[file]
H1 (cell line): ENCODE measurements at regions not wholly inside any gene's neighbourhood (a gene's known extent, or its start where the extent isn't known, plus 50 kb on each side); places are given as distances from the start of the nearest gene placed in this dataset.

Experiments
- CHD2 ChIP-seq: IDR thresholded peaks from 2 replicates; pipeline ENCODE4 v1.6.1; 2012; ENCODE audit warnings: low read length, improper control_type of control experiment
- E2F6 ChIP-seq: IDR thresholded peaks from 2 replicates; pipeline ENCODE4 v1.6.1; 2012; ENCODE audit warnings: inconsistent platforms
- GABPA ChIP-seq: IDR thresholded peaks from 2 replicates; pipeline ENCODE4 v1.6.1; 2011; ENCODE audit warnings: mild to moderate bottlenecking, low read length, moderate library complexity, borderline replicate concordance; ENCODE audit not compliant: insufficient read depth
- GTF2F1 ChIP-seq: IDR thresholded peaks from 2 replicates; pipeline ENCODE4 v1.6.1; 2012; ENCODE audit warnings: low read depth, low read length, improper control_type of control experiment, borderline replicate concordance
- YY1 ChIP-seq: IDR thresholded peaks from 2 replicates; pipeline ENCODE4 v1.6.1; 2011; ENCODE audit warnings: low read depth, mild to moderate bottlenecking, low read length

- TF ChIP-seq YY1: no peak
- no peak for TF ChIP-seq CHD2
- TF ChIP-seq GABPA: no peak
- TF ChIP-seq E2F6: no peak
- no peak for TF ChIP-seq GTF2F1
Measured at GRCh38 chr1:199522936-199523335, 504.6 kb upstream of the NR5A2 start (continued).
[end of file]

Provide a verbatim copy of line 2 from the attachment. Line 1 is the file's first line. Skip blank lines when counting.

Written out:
Experiments